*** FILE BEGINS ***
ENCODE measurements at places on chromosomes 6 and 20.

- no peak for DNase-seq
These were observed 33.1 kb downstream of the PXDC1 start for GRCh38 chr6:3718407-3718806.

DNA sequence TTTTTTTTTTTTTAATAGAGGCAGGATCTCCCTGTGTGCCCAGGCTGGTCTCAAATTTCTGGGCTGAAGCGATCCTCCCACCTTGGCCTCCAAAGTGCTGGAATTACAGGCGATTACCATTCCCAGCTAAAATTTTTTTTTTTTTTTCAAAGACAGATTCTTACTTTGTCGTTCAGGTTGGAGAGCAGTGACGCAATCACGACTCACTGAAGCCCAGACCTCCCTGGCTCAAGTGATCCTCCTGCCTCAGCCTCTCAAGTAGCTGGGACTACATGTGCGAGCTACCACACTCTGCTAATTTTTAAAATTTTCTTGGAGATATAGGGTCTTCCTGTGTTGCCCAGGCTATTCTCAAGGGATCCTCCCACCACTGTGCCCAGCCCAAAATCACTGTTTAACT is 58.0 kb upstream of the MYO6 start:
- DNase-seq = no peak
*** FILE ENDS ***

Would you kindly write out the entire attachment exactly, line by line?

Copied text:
ENCODE measurements at places on chromosomes 6 and 20.

- no peak for DNase-seq
These were observed 33.1 kb downstream of the PXDC1 start for GRCh38 chr6:3718407-3718806.

DNA sequence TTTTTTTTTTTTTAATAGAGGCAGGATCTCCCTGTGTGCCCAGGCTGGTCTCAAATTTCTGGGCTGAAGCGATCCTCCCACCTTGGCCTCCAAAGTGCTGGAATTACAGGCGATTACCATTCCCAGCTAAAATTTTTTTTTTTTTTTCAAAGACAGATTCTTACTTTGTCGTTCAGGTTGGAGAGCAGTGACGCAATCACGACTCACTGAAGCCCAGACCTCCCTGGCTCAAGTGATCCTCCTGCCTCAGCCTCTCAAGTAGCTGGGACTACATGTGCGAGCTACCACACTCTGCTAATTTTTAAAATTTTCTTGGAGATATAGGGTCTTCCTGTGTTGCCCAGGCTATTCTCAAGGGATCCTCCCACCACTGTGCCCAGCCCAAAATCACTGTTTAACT is 58.0 kb upstream of the MYO6 start:
- DNase-seq = no peak